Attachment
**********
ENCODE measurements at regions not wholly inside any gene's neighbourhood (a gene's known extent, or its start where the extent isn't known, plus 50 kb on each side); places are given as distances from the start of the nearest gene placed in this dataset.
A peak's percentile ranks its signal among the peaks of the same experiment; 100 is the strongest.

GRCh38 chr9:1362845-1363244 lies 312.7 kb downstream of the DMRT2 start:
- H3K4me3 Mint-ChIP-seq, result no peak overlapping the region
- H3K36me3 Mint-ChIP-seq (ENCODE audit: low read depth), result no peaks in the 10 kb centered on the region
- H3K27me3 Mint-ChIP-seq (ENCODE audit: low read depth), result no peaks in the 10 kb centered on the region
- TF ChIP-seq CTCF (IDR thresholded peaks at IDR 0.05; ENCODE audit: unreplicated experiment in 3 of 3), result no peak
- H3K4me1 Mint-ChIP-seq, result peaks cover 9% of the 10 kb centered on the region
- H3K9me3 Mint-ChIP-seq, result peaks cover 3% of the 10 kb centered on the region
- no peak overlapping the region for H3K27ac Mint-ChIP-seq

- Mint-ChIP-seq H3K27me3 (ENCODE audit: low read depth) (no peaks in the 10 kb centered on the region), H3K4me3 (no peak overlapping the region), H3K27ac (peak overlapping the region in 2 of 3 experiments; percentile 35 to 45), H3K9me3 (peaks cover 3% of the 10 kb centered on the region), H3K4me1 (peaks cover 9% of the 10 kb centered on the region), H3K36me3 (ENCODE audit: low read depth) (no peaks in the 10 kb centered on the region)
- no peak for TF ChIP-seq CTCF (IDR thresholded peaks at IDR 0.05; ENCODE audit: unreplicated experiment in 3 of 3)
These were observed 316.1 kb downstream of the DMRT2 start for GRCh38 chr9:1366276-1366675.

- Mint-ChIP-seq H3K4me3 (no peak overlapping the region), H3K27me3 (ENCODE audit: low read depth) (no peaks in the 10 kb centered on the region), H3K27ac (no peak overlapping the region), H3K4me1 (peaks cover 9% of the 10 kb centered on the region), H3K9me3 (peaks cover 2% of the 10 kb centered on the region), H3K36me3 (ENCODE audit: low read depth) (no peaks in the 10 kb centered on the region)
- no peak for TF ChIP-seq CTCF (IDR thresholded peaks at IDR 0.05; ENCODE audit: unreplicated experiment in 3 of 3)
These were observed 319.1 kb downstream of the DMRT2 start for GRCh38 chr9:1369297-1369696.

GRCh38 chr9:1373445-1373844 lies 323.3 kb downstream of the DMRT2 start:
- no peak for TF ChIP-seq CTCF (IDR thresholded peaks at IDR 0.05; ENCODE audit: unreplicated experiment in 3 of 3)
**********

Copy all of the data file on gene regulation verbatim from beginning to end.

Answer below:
ENCODE measurements at regions not wholly inside any gene's neighbourhood (a gene's known extent, or its start where the extent isn't known, plus 50 kb on each side); places are given as distances from the start of the nearest gene placed in this dataset.
A peak's percentile ranks its signal among the peaks of the same experiment; 100 is the strongest.

GRCh38 chr9:1362845-1363244 lies 312.7 kb downstream of the DMRT2 start:
- H3K4me3 Mint-ChIP-seq, result no peak overlapping the region
- H3K36me3 Mint-ChIP-seq (ENCODE audit: low read depth), result no peaks in the 10 kb centered on the region
- H3K27me3 Mint-ChIP-seq (ENCODE audit: low read depth), result no peaks in the 10 kb centered on the region
- TF ChIP-seq CTCF (IDR thresholded peaks at IDR 0.05; ENCODE audit: unreplicated experiment in 3 of 3), result no peak
- H3K4me1 Mint-ChIP-seq, result peaks cover 9% of the 10 kb centered on the region
- H3K9me3 Mint-ChIP-seq, result peaks cover 3% of the 10 kb centered on the region
- no peak overlapping the region for H3K27ac Mint-ChIP-seq

- Mint-ChIP-seq H3K27me3 (ENCODE audit: low read depth) (no peaks in the 10 kb centered on the region), H3K4me3 (no peak overlapping the region), H3K27ac (peak overlapping the region in 2 of 3 experiments; percentile 35 to 45), H3K9me3 (peaks cover 3% of the 10 kb centered on the region), H3K4me1 (peaks cover 9% of the 10 kb centered on the region), H3K36me3 (ENCODE audit: low read depth) (no peaks in the 10 kb centered on the region)
- no peak for TF ChIP-seq CTCF (IDR thresholded peaks at IDR 0.05; ENCODE audit: unreplicated experiment in 3 of 3)
These were observed 316.1 kb downstream of the DMRT2 start for GRCh38 chr9:1366276-1366675.

- Mint-ChIP-seq H3K4me3 (no peak overlapping the region), H3K27me3 (ENCODE audit: low read depth) (no peaks in the 10 kb centered on the region), H3K27ac (no peak overlapping the region), H3K4me1 (peaks cover 9% of the 10 kb centered on the region), H3K9me3 (peaks cover 2% of the 10 kb centered on the region), H3K36me3 (ENCODE audit: low read depth) (no peaks in the 10 kb centered on the region)
- no peak for TF ChIP-seq CTCF (IDR thresholded peaks at IDR 0.05; ENCODE audit: unreplicated experiment in 3 of 3)
These were observed 319.1 kb downstream of the DMRT2 start for GRCh38 chr9:1369297-1369696.

GRCh38 chr9:1373445-1373844 lies 323.3 kb downstream of the DMRT2 start:
- no peak for TF ChIP-seq CTCF (IDR thresholded peaks at IDR 0.05; ENCODE audit: unreplicated experiment in 3 of 3)